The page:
What do you think a young Steffi's forehand combined with modern racquet and string technology would do to today's top players?
Right, she would murder them.
Kimiko Date said it, Andrea Petkovic admitted it. Both know Steffi, have played against her or at least practiced with her.

I
 

skaj

Legend
:-D

Players like Graf and others of the 80s and 90s were technically so much better tennis players than the Stosurs of today it isn't pretty.
What do you think a young Steffi's forehand combined with modern racquet and string technology would do to today's top players?
Right, she would murder them.
Kimiko Date said it, Andrea Petkovic admitted it. Both know Steffi, have played against her or at least practiced with her.

I
I don't know what the idea of players in the 80s and 90s being "so much better tennis players than Stosurs of today" has to do with what we've been discussing.

As for the today's players if you are talking about prime Graf, she would win against them most of the time probably, the field today is terrible. Again I don't know what does that have to do with what we are discussing. Nor do I know what Kimiko Date and Graf's compatriot mentioned "admitted".

Even more do I not know why are you constantly posting hysterical emojis to posts that are not funny at all.

All in all, your posts here don't make much sense, perhaps you should think a bit more before you write. They seem like a bunch of digressions, and we shouldn't waste time on those.
 

R. Schweikart

Professional
...
All in all, your posts here don't make much sense, perhaps you should think a bit more before you write. They seem like a bunch of digressions, and we shouldn't waste time on those.
That from someone who thinks Stosur or some other players of today have a greater forehand than Steffi is really funny.
 

skaj

Legend
That from someone who thinks Stosur or some other players of today have a greater forehand than Steffi is really funny.
Again, thinking that something that isn't funny is funny, poor logic behind conclusions(or intentional fabricating, I'm not sure), plus ad hominem comments in the lack of arguments...
 

skaj

Legend
You are funny because you accuse people of things you do yourself.
Yes, that's exactly what I was talking about in my last two posts - nothing funny about that, I do not do that, you can't find an example of me doing that, and you are again talking about me in your post instead of the topic of the thread/discussion.

So, again, please lets get back to the topic, your digressions are highly unnecessary.
 

R. Schweikart

Professional
Yes, that's exactly what I was talking about in my last two posts - nothing funny about that, I do not do that, you can't find an example of me doing that, and you are again talking about me in your post instead of the topic of the thread/discussion.
...
Talking about me in your posts instead of the topic is exactly what you are doing here in this thread.
And that is funny!
 

skaj

Legend
Talking about me in your posts instead of the topic is exactly what you are doing here in this thread.
And that is funny!
Nope. As I said, and I will quote myself " you can't find an example of me doing that ".

And yet again, and I will quote myself from my last post here too: " please lets get back to the topic ".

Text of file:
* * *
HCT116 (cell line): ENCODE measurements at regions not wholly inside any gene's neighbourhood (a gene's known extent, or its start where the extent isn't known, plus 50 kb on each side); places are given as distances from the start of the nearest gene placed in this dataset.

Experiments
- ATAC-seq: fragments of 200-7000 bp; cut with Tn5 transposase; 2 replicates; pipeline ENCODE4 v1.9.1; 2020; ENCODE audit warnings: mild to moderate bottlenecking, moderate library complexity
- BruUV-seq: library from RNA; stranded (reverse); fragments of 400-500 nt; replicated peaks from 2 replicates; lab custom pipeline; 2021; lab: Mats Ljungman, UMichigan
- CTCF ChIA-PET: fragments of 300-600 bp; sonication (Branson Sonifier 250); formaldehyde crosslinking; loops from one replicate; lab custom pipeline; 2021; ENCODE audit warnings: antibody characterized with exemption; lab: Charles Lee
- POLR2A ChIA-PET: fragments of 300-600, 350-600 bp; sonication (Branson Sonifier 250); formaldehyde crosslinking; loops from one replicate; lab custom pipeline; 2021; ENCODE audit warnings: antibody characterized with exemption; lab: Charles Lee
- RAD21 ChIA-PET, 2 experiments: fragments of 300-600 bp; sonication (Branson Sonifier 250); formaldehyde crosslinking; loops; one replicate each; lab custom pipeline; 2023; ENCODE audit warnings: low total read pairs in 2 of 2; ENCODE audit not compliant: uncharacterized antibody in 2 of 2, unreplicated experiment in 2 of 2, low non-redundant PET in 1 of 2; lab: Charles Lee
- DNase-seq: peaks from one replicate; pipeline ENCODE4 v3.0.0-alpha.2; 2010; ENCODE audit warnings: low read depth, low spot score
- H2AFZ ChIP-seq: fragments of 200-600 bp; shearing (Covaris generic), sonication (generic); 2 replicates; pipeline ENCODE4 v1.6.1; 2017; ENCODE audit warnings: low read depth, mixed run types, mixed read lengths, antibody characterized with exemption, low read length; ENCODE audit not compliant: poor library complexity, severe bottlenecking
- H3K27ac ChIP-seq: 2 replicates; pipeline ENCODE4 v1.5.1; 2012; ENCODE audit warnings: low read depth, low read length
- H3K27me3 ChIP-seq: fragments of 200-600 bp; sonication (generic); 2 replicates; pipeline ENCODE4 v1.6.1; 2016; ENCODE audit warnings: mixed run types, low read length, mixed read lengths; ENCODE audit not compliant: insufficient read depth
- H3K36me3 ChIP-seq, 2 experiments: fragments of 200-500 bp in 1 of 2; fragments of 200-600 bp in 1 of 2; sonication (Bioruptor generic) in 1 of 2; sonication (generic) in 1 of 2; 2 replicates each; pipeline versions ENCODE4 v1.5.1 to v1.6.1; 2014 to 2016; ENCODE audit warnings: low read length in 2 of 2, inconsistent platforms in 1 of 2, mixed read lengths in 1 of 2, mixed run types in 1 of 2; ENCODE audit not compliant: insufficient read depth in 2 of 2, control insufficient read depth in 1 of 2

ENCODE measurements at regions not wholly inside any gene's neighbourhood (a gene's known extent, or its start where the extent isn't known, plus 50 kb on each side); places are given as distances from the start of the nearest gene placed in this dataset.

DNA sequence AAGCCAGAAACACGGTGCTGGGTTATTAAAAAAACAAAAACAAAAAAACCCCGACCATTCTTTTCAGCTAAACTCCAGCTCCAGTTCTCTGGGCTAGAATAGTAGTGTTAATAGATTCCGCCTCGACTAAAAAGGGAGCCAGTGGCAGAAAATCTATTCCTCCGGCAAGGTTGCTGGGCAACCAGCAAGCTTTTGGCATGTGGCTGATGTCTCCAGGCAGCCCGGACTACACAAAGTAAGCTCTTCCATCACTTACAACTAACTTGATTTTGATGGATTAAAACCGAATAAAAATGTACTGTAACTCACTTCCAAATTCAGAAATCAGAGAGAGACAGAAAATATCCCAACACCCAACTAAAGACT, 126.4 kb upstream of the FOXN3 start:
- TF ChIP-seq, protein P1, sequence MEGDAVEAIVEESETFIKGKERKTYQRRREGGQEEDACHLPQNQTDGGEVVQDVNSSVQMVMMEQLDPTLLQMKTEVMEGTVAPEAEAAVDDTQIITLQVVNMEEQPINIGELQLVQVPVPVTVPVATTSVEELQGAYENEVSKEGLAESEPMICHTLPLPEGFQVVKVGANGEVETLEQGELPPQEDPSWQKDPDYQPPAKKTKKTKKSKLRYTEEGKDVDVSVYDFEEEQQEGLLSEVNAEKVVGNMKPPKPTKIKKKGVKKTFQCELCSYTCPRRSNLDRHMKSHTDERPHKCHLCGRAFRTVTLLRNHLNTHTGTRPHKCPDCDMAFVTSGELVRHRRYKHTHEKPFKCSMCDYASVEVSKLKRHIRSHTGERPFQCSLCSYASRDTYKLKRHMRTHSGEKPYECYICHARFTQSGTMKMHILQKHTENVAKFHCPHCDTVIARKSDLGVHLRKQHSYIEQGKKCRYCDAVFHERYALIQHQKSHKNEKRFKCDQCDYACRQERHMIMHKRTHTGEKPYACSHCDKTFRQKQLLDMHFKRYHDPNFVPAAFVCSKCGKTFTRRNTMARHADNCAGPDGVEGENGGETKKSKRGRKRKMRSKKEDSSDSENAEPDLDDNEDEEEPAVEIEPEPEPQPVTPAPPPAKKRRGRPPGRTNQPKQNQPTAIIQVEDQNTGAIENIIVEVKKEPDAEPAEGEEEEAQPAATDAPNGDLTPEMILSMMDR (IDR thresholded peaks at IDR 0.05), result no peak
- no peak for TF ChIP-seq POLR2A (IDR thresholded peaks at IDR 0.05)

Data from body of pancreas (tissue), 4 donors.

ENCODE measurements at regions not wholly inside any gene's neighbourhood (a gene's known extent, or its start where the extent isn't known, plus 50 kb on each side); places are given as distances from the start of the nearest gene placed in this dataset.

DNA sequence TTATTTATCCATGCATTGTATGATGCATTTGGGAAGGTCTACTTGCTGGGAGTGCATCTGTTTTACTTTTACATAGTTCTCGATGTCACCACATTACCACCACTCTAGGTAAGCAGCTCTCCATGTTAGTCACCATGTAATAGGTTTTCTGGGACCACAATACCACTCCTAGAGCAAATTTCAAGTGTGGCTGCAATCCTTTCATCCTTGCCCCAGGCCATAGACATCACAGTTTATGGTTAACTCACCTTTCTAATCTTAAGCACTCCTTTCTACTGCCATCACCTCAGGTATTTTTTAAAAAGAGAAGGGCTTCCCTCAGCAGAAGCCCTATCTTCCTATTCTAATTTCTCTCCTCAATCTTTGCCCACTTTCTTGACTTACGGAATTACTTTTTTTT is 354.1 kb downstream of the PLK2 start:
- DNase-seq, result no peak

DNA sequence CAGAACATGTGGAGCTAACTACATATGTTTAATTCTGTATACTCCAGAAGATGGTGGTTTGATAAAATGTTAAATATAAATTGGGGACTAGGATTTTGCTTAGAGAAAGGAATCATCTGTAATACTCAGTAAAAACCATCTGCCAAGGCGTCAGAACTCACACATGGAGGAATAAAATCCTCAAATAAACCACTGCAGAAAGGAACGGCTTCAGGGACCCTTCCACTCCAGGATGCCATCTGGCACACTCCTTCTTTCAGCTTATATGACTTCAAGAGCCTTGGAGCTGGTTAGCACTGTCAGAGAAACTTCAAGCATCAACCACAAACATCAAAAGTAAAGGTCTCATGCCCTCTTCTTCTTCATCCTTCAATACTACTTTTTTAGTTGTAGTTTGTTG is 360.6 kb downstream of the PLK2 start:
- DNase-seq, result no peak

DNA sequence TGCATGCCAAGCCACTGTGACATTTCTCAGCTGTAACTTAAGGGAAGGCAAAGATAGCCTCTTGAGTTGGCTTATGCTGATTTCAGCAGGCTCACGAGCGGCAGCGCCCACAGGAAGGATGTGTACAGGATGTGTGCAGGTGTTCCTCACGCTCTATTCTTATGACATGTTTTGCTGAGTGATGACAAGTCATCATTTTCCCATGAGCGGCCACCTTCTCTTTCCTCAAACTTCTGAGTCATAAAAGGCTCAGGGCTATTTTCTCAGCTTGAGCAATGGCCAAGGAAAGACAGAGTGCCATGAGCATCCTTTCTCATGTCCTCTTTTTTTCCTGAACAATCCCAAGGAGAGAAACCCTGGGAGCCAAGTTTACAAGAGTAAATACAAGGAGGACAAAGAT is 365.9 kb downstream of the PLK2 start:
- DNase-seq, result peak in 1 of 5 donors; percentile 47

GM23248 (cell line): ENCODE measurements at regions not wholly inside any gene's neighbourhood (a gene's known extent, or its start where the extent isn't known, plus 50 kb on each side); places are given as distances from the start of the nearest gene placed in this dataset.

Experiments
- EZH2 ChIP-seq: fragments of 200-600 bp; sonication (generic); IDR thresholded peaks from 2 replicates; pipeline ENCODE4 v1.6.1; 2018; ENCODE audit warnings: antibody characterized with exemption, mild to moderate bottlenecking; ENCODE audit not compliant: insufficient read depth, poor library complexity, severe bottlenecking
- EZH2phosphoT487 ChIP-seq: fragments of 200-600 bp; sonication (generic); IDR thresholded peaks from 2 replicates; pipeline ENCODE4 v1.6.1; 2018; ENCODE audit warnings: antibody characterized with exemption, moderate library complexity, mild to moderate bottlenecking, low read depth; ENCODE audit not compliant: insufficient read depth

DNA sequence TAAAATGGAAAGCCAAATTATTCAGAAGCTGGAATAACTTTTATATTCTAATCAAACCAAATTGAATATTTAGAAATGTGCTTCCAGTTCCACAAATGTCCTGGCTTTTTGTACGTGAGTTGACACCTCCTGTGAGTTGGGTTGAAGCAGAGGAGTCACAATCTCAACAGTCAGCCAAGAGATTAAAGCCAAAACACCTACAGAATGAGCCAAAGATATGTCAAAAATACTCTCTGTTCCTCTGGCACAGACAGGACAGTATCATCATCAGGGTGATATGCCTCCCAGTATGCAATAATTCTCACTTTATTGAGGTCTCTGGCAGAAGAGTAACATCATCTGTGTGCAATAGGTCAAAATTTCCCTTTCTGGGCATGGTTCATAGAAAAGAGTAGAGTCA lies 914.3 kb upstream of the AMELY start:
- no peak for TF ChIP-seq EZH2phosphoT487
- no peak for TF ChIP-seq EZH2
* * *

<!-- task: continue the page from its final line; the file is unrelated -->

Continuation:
skaj

Legend
Here are a few examples:
Posts #165, #167, #169, #171.

Which is really funny!
Nope, those are not examples of ad hominem comments. Those are comments about your posts, about what you have said, not about you.
#165 comment on your " A player with a 57.5 career winning percentage can't have a great forehand. " (= it's illogical, the idea).
# 167 expressing my wonderment regarding your posts, suggesting what you should do - you should think more before you write and not write any more digression, so we wouldn't waste more time on illogical ideas and digressions.
#169 talking about your post, not you
# 171 again, talking about your post, what you wrote, not you.

I hope it is clear now.

I am not interested in you personally what so ever, I just respond to what you write.

Now can you please get back to the topic of tennis.
 

R. Schweikart

Professional
Nope, those are not examples of ad hominem comments. Those are comments about your posts, about what you have said, not about you.
#165 comment on your " A player with a 57.5 career winning percentage can't have a great forehand. " (= it's illogical, the idea).
# 167 expressing my wonderment regarding your posts, suggesting what you should do - you should think more before you write and not write any more digression, so we wouldn't waste more time on illogical ideas and digressions.
#169 talking about your post, not you
# 171 again, talking about your post, what you wrote, not you.
...
#165:
“Maybe in a head of a person who for some reason refuses to think…“

#167:
“…do I not know why are you constantly posting hysterical emojis…“
“…perhaps you should think a bit more before you write…“

#169:
“…poor logic behind conclusions(or intentional fabricating, I'm not sure)…“

#171:
“And yet again, poor logic, ad hominem,…“

:laughing:
 

Antónis

Professional
Fed is the most 'different' guy I've ever watched live. The dude was a cheat code unto himself. He knew where every ball was going and put them away effortlessly. No one else has ever looked like that, not even Djok-or-'dal.
The "thing" with him (and I saw him live too) starts with very fast and light with his feet. He moved effortless, and he reach the ball very early.
And he has very good hands, and the combination of both is what makes him better than most players
His FH is (or was) one of the best ever, period.
His serve is great (a bit lower level compared to Sampras, who had the best serve ever, at least for me), and he kills it if he runs around the BH
Very impressive, and I never was a fan of him